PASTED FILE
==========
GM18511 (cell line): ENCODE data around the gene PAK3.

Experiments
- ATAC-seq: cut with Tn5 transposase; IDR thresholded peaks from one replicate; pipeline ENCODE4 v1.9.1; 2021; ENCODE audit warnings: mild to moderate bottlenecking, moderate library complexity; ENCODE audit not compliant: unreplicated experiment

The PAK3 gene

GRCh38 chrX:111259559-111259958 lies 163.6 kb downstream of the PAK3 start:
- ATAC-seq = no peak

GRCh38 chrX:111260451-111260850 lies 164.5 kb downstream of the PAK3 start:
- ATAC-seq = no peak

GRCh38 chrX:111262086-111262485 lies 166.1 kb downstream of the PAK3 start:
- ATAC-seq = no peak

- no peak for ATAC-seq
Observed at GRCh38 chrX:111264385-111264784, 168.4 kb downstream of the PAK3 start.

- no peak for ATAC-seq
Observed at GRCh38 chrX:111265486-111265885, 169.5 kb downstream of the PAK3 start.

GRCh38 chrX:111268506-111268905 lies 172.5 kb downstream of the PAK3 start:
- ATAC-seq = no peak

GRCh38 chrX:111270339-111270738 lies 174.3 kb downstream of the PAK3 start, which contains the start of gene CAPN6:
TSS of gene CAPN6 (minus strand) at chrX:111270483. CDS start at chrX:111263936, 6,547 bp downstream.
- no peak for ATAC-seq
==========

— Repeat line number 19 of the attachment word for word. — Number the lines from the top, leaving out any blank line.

- no peak for ATAC-seq